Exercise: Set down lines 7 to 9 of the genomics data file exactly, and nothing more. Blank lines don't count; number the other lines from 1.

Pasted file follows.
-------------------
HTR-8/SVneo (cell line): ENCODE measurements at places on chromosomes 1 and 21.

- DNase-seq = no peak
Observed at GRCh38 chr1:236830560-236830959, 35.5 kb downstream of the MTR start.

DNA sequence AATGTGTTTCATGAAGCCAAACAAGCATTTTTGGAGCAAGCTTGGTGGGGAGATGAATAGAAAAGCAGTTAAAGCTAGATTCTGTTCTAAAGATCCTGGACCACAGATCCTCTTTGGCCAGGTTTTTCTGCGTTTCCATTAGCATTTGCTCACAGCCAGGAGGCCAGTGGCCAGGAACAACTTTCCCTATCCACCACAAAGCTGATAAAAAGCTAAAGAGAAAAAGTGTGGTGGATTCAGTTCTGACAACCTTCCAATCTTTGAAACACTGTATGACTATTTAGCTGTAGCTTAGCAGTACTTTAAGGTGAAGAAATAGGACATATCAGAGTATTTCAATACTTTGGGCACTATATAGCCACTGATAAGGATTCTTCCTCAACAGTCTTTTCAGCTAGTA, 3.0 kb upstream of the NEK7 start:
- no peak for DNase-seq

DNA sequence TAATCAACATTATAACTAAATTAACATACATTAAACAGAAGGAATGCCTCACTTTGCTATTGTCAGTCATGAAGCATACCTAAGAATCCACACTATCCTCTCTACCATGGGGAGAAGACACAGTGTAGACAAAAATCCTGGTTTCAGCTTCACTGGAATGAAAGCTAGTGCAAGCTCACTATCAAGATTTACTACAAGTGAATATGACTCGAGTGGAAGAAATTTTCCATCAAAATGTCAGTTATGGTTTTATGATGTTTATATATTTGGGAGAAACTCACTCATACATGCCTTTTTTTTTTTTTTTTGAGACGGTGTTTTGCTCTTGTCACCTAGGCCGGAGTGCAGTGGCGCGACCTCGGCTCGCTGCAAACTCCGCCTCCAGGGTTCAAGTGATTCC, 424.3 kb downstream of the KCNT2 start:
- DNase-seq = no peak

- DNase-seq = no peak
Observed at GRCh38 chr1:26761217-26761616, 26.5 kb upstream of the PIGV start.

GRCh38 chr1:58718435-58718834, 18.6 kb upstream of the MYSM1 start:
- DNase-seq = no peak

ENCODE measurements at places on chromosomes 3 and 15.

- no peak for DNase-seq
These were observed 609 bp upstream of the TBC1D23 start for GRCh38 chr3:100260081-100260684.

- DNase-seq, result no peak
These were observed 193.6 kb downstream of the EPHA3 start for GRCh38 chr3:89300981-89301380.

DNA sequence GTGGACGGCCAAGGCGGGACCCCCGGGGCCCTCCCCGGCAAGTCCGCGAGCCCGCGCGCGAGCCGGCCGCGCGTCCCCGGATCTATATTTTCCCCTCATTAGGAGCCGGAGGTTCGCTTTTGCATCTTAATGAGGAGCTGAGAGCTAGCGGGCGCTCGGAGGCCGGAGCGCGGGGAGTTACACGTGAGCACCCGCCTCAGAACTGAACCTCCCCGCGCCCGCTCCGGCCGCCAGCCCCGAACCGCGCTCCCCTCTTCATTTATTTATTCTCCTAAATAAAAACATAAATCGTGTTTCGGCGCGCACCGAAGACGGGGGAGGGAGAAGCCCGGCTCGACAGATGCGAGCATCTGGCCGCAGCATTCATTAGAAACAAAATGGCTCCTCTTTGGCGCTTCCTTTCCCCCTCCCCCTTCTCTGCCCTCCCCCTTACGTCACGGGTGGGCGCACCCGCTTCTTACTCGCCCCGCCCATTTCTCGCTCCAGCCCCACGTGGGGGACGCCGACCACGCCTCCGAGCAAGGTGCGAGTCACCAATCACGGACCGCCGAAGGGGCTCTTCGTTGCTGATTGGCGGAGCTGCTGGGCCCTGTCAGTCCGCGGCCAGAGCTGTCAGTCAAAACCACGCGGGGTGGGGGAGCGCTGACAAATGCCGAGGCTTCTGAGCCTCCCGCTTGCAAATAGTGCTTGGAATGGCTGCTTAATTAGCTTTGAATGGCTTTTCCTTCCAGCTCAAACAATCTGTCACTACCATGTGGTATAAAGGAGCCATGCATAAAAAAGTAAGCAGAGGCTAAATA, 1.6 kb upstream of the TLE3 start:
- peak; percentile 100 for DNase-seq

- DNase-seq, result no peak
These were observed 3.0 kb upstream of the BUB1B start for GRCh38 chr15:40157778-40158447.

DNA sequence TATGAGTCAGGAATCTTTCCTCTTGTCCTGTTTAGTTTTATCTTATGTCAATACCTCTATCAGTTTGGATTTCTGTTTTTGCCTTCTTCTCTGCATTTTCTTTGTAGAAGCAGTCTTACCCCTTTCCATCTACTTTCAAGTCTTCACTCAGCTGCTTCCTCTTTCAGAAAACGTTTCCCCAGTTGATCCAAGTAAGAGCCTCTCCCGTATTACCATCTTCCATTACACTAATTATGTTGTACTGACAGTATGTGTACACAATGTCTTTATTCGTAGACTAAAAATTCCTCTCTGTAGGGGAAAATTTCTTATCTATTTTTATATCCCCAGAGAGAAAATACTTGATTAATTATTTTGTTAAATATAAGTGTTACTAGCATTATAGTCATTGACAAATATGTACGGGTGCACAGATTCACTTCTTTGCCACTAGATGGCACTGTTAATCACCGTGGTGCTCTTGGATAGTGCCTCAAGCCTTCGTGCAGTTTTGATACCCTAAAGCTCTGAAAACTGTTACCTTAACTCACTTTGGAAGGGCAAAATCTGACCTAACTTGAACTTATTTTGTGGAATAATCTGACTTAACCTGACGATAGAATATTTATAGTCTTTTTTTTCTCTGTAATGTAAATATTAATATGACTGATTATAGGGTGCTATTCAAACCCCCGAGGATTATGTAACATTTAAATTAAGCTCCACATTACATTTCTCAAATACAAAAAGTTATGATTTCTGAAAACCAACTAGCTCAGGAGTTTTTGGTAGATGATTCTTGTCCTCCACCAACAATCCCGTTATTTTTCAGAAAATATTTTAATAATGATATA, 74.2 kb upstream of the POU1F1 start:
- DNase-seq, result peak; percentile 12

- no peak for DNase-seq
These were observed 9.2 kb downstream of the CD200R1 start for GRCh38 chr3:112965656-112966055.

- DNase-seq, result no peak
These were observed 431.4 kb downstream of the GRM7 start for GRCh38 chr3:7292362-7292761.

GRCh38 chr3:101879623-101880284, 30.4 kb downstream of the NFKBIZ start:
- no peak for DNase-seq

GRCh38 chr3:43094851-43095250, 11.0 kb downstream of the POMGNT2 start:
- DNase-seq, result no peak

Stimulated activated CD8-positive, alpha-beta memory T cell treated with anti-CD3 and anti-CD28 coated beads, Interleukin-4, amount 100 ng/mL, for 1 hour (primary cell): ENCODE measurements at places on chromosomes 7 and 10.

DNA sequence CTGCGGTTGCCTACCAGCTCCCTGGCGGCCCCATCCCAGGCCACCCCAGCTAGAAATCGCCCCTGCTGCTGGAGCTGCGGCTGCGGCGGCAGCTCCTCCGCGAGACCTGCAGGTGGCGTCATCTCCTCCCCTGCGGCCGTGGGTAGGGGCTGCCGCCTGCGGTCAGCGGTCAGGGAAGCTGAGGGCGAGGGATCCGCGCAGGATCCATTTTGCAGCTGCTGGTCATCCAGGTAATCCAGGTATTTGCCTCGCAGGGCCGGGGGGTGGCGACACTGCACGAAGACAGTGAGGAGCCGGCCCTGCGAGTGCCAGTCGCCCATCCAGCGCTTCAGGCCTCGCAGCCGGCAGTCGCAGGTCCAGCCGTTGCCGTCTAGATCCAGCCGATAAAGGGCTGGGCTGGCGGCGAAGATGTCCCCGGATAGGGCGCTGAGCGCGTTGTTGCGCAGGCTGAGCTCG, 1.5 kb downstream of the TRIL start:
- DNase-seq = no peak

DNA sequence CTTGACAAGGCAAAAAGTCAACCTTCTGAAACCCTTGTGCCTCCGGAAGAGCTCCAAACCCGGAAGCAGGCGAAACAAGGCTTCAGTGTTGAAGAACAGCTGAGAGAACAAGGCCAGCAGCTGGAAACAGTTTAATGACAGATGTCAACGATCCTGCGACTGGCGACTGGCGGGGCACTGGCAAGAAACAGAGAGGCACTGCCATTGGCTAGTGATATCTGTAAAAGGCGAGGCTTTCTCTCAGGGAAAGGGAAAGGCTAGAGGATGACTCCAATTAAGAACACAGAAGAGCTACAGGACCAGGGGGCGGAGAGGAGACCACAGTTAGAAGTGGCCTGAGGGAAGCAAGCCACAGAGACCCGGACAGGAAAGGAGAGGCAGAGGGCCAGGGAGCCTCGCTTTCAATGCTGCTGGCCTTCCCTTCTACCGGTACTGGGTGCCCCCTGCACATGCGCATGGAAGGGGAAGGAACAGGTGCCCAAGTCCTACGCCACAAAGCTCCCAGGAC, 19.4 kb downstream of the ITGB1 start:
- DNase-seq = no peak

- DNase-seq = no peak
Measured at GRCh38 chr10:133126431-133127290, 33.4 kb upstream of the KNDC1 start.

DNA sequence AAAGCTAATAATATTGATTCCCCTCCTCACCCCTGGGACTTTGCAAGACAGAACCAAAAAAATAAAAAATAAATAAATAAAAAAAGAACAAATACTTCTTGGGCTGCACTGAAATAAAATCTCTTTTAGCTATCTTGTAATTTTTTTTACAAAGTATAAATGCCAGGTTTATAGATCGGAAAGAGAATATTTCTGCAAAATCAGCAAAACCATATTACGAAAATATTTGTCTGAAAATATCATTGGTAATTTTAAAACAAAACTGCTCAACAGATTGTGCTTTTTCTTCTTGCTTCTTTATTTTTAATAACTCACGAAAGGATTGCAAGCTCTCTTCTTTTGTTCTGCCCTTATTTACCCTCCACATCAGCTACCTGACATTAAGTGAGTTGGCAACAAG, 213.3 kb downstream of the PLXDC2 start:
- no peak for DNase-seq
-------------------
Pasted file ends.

- DNase-seq = no peak

- DNase-seq = no peak
Observed at GRCh38 chr1:26761217-26761616, 26.5 kb upstream of the PIGV start.